While many people would like to be noticed when they do things, Jesus was not that way. “He wanted to minister in the Decapolis region without being regarded as a popular “Miracle-worker.'”3 He wanted to do God’s will, care for people, and teach the truth. But God’s will was not for Jesus to become popular at this point. Because of that, Jesus didn’t want the extra attention that the people brought to Him. he truly was humble.

    How does it apply?

    We should care for people and bring them to Jesus.

    “Jesus was now in an area where people knew about Him, and when His presence became known, these individuals took advantage of it to bring their needy friend to Him for help. … Except for their active concern, this deaf man with limited speaking ability might never have been healed.”5

    We have to remember that what Jesus wants is more important than what we think should be done.

    Wen the people acclaimed Jesus as a great healer and told many people about Him, they probably thought they were doing Him a favor. Wouldn’t Jesus want others to know about Him? Wouldn’t Jesus appreciate the attention? Wasn’t it a good thing to be thankful for what Jesus had done? These questions were probably what caused the people to disobey what Jesus had told them not to do. While those actions were meant to do good, they were wrong because they were done against Jesus’ wishes.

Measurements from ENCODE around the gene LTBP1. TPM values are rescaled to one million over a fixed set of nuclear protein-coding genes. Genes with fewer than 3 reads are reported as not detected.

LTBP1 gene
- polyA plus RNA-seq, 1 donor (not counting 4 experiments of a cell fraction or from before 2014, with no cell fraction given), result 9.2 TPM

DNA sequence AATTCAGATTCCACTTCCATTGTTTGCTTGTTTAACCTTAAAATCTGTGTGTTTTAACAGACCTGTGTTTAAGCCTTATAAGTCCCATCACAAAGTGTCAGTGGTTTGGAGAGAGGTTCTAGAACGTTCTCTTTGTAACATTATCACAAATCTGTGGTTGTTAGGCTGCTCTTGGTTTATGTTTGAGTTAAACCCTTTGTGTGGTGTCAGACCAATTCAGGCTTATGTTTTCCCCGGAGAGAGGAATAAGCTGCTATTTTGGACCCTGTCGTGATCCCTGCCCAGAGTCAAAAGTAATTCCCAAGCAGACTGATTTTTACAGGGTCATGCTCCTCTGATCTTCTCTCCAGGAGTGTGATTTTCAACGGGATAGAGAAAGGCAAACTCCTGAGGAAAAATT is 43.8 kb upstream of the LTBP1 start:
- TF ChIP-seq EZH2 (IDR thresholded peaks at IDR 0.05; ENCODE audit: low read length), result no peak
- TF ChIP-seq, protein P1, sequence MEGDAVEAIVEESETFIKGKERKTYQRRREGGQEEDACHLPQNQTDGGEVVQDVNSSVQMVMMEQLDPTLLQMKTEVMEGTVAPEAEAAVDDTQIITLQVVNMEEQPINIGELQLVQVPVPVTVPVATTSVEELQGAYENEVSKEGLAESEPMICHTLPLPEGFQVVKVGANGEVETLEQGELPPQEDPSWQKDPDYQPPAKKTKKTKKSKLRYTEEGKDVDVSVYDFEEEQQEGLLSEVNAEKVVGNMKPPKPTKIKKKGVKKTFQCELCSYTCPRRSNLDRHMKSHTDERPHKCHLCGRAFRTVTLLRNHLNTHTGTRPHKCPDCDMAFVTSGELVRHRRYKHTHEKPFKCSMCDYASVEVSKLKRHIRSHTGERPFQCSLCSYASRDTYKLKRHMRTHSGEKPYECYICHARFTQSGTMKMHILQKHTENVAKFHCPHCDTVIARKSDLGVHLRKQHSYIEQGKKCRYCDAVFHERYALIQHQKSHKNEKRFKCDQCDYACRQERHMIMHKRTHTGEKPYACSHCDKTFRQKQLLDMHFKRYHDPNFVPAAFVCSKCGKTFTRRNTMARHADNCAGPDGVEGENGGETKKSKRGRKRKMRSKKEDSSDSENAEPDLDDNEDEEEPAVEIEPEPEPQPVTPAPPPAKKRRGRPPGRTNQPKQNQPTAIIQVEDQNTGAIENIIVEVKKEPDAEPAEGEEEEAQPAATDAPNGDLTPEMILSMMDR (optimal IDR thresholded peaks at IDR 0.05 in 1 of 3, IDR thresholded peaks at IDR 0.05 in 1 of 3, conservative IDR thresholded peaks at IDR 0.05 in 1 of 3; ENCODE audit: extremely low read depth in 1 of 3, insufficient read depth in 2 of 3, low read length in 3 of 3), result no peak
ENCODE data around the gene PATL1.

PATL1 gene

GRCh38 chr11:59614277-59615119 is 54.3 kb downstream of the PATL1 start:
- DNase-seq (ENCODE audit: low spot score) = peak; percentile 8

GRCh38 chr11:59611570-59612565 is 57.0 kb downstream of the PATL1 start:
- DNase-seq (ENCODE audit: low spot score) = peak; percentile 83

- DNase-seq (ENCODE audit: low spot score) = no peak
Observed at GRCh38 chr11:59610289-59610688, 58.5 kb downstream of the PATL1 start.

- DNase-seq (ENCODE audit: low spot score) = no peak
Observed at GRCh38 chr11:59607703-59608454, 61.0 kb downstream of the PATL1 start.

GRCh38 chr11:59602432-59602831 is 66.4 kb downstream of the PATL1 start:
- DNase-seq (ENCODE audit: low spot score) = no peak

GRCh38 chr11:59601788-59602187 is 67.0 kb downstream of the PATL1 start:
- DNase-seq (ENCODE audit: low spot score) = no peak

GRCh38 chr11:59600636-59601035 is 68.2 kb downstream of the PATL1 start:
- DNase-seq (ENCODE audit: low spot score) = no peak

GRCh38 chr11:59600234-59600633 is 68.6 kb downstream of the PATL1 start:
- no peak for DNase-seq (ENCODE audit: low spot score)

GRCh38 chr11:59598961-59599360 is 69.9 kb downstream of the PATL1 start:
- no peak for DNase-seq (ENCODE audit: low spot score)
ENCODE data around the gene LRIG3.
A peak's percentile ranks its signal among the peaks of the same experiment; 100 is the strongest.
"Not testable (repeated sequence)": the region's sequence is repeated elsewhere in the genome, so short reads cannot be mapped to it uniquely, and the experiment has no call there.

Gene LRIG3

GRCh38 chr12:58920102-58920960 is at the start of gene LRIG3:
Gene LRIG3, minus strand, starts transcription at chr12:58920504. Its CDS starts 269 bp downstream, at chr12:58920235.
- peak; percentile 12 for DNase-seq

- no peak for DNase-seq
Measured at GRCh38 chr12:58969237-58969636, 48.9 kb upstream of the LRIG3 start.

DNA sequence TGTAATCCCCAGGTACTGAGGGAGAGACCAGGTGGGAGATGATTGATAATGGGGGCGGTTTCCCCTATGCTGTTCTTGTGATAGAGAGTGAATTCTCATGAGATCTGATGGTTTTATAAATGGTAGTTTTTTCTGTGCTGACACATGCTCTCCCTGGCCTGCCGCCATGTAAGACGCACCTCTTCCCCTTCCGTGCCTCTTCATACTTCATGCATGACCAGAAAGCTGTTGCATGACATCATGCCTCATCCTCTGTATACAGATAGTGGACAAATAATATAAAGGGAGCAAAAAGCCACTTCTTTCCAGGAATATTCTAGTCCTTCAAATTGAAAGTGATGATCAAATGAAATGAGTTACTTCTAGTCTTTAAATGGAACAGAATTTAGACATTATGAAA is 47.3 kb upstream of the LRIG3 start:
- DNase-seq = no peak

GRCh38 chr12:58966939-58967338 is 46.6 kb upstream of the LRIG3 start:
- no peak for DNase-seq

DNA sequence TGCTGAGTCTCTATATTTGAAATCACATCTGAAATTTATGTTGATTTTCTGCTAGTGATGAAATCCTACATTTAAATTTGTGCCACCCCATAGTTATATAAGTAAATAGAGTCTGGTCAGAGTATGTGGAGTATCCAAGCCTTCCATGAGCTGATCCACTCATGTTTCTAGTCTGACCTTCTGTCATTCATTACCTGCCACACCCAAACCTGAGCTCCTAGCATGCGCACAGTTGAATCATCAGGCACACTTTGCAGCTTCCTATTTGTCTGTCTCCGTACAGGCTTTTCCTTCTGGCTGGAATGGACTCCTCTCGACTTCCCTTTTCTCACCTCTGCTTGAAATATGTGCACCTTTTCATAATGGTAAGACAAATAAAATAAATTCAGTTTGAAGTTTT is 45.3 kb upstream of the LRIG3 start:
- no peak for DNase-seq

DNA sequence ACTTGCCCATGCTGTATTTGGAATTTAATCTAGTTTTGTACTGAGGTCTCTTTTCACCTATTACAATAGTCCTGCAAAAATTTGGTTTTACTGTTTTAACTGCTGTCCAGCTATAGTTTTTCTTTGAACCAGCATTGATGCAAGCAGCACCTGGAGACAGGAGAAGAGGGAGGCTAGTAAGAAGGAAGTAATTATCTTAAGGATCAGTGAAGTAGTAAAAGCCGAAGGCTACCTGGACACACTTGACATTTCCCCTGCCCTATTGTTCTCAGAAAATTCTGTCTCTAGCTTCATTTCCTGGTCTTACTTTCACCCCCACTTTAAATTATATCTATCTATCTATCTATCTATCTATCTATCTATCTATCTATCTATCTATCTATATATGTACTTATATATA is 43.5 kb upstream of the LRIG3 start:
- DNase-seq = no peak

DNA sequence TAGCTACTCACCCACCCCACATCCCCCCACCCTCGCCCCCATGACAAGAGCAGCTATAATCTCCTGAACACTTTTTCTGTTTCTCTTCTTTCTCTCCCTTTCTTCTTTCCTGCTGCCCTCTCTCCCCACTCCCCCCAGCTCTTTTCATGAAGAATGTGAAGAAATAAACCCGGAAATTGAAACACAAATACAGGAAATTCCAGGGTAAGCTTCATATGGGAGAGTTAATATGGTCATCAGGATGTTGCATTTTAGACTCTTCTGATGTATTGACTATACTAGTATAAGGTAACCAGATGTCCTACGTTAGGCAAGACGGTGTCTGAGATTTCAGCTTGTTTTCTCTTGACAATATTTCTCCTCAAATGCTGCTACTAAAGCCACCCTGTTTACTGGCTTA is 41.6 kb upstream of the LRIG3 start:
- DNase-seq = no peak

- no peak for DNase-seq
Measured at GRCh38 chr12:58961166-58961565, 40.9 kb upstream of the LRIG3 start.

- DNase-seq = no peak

We need to do God’s will God’s way. Instead of thinking about how we can do things the way we think is best, we need to consider what God says is best. This is one of the problems in modern Christianity. Many people do things the way they think is best instead of submitting to God’s will as revealed in the Bible. Wouldn’t it be better to find God’s will and obey it instead of rushing ahead with what we think should be done? Yes. It would be good to know and do God’s will even when we think our ideas would accomplish more.


As we have seen in these two paragraphs, there were two people who were persistent. In the first paragraph, the Gentile woman’s persistence paid off. She persistently begged Jesus to heal her daughter and was rewarded for her faith and persistence. In the second paragraph, the persistence of the crowd to praise Jesus (despite his desire for them to stop) was not acceptable. They actually caused problems by disobeying Jesus and doing what He has told them not to do. As you can see, persistence can be good or bad. Let us be people who are persistent in doing what is good but also obedient to do what God says for us to do.


1 “Biblical Cities of Tyre and Sidon”
2 Grassmick 135.
3 Grassmick 136.
4 Hiebert 208.
5 Hiebert 213.


“Biblical Cities Of Tyre And Sidon” as viewed at on 1/27/2024.

Grassmick, John D., “Mark” in The Bible Knowledge Commentary New Testament, USA: SP Publications, 1983.

Hiebert, D. Edmond, The Gospel of Mark, Greenville: BJU Press, 1994.

McGee, J. Vernon, Thru the Bible with J. Vernon McGee, Vol. 4, Matthew through Romans, Nashville: Thomas Nelson, 1983.